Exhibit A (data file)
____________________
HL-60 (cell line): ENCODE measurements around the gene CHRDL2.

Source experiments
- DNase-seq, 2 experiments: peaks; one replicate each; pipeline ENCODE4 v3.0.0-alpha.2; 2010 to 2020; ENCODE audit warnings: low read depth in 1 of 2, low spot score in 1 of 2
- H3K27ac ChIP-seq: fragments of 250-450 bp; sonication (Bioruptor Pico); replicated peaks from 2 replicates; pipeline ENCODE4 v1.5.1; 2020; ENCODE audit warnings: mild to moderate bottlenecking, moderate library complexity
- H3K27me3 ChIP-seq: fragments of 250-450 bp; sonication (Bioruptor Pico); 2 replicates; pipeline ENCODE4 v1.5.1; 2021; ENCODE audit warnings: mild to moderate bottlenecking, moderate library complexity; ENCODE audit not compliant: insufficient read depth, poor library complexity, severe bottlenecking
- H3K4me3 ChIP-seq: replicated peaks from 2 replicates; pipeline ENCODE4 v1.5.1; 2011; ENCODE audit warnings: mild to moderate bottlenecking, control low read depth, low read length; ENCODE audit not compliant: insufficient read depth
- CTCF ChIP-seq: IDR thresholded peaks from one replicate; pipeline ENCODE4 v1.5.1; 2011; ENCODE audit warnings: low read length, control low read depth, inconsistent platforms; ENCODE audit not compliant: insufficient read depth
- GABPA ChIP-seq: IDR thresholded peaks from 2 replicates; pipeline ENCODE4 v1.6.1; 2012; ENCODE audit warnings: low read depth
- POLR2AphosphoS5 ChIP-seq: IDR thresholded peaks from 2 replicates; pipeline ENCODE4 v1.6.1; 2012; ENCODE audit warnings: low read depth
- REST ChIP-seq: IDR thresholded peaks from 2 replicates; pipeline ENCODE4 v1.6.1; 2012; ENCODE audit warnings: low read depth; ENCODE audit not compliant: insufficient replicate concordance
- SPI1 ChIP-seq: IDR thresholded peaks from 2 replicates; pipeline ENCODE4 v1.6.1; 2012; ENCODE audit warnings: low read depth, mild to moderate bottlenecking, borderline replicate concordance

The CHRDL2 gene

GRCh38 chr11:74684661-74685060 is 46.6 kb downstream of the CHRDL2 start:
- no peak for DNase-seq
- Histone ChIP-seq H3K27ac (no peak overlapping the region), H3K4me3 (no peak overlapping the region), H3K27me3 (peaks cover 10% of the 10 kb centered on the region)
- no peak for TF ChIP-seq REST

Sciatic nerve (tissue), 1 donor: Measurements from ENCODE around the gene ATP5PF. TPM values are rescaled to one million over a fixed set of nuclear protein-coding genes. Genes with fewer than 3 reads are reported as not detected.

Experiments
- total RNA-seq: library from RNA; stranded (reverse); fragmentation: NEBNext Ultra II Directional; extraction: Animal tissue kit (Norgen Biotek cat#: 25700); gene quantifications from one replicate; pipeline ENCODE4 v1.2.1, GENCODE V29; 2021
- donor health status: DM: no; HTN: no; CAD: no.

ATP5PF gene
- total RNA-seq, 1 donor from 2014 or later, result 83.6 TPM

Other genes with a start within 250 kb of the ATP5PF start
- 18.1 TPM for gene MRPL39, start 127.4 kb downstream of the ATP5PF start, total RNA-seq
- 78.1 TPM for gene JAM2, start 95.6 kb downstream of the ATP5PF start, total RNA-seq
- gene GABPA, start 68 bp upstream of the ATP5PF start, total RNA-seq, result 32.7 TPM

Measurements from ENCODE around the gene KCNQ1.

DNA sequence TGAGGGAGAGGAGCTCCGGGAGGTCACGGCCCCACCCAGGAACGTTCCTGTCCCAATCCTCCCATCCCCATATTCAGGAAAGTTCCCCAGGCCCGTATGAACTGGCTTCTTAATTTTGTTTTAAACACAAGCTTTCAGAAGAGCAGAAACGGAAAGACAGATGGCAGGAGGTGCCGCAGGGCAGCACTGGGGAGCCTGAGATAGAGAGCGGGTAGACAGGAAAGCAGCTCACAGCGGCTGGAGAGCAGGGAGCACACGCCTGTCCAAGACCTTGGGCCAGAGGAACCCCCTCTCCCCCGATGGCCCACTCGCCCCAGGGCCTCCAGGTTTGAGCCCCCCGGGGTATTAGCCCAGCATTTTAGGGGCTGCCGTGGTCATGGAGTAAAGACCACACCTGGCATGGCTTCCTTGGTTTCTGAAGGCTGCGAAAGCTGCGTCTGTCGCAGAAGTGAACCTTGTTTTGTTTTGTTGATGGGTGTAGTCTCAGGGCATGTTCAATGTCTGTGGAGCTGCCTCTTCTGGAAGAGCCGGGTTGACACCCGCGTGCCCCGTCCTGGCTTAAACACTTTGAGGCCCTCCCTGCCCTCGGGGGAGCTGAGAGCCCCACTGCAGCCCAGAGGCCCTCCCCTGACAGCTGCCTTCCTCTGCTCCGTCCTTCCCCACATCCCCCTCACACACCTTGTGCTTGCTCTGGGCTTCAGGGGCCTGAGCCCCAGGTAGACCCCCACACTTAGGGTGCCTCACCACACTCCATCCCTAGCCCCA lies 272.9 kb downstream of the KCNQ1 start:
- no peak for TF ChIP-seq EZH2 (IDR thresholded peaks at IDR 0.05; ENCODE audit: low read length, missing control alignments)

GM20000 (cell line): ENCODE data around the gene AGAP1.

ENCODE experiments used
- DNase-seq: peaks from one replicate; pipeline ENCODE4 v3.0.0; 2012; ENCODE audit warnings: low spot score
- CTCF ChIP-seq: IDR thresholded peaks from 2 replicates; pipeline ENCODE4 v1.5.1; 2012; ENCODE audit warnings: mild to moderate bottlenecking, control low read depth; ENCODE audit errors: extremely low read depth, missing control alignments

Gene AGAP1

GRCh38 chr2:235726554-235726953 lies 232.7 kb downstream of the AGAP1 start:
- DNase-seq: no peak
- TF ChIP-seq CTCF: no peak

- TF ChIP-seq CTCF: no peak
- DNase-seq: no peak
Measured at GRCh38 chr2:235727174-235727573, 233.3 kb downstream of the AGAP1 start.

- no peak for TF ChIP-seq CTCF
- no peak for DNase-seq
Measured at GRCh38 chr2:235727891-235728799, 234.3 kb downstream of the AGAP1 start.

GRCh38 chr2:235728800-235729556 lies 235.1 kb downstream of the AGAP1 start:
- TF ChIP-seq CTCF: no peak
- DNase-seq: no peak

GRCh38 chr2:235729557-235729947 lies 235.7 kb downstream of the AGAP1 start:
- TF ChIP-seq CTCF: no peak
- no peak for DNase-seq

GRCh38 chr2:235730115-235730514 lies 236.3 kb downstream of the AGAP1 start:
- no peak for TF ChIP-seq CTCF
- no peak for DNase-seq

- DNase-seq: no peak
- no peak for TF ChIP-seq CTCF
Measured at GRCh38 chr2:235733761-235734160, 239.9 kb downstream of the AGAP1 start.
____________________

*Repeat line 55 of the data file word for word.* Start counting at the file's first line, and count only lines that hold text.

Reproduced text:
Measured at GRCh38 chr2:235733761-235734160, 239.9 kb downstream of the AGAP1 start.